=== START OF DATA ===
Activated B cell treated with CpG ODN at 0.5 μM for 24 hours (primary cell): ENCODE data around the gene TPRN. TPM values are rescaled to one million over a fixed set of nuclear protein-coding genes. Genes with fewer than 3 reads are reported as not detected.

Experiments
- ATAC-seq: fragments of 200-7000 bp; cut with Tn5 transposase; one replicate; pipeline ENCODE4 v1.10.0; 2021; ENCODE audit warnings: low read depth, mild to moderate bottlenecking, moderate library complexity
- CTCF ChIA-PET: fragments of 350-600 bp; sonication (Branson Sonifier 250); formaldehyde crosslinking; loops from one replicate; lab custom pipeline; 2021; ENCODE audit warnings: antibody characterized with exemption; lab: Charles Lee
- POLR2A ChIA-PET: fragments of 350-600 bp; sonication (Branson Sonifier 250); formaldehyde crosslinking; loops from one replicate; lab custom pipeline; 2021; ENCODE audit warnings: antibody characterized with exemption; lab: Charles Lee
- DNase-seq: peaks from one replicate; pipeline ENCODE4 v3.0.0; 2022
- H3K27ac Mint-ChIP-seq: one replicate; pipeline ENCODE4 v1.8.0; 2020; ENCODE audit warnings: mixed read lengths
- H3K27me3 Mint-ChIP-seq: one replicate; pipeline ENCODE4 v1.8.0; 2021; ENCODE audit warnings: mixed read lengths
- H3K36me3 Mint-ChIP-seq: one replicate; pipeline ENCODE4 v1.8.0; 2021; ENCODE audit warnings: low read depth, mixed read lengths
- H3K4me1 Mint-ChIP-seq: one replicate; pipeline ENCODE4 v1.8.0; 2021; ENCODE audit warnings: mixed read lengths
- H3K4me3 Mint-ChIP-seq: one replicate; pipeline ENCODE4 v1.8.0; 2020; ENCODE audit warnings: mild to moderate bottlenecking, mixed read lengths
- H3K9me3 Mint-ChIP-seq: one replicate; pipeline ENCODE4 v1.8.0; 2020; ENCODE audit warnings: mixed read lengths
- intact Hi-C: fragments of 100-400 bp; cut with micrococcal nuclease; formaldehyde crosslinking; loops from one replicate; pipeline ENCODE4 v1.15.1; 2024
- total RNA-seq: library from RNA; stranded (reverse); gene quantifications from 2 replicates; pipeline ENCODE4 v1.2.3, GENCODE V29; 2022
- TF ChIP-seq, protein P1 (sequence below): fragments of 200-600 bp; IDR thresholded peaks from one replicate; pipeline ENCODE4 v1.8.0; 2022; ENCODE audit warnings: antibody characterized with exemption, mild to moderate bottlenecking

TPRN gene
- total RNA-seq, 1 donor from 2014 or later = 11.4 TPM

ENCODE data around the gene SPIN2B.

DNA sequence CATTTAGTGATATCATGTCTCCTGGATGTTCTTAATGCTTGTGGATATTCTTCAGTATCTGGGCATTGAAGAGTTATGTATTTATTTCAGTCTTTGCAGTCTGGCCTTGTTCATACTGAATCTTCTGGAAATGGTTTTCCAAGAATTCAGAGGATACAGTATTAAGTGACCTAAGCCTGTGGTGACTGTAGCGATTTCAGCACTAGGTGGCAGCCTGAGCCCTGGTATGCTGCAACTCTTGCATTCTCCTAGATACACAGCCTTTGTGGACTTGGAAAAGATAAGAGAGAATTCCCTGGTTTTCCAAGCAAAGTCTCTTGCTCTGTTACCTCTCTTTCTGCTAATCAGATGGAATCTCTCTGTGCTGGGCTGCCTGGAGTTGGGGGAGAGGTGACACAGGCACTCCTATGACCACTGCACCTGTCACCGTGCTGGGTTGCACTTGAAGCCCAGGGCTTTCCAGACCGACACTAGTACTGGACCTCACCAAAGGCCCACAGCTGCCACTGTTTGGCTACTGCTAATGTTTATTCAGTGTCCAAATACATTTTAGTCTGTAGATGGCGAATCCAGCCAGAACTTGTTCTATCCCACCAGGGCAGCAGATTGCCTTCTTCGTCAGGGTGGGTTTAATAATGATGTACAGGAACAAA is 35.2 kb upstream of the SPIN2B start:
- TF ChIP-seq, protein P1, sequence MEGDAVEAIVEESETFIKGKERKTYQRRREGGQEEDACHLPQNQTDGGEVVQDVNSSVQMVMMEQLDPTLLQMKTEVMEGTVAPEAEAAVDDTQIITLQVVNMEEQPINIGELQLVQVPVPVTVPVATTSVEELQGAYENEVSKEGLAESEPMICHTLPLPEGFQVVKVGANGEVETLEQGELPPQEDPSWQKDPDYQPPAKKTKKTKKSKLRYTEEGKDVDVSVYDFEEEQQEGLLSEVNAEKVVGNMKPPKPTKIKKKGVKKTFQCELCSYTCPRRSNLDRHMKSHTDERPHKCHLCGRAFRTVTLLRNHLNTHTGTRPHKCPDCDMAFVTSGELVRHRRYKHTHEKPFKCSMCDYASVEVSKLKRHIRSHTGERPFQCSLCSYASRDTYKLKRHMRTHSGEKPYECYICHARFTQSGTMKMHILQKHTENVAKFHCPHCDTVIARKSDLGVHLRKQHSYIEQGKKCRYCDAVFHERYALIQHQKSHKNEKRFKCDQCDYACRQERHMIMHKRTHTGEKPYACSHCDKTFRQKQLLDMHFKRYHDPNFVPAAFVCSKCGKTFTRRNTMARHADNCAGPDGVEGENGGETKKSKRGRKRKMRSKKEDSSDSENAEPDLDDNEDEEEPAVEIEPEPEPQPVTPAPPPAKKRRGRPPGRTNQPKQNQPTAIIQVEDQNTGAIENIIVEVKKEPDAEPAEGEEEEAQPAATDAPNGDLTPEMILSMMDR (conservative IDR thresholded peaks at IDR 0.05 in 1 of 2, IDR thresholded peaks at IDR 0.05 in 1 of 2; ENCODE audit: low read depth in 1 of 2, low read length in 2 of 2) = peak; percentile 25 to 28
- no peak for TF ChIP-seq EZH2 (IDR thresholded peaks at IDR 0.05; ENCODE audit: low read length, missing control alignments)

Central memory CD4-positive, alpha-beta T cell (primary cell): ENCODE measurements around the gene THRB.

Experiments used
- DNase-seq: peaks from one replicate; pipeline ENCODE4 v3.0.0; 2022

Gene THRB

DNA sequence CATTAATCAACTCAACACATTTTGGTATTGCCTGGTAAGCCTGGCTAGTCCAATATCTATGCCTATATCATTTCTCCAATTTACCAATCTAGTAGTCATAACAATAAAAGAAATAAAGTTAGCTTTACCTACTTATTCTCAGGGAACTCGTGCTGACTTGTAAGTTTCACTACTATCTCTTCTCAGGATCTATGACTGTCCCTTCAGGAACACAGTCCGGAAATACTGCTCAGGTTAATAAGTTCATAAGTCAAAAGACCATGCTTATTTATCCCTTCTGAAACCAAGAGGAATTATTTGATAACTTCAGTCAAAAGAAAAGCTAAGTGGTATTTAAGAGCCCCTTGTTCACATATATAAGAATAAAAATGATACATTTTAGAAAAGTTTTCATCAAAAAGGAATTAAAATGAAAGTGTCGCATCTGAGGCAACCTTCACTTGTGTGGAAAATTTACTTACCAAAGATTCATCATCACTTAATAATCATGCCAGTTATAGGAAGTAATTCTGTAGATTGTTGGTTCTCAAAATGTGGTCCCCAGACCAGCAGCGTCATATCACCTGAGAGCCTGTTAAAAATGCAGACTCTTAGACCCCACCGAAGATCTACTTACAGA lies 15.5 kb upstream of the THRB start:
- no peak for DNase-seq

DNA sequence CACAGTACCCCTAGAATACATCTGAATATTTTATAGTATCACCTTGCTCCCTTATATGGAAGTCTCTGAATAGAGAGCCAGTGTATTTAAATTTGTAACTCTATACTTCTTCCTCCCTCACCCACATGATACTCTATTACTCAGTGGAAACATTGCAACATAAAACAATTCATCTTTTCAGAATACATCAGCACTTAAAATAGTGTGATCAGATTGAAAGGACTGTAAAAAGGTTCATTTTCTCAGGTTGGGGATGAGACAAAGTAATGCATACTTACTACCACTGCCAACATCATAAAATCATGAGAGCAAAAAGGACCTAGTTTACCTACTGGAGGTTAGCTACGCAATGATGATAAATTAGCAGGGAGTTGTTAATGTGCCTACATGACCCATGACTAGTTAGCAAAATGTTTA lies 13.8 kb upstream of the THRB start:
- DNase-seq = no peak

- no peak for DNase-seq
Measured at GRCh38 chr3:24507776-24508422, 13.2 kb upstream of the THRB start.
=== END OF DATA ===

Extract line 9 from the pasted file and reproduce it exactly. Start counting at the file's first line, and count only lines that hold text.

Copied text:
- H3K36me3 Mint-ChIP-seq: one replicate; pipeline ENCODE4 v1.8.0; 2021; ENCODE audit warnings: low read depth, mixed read lengths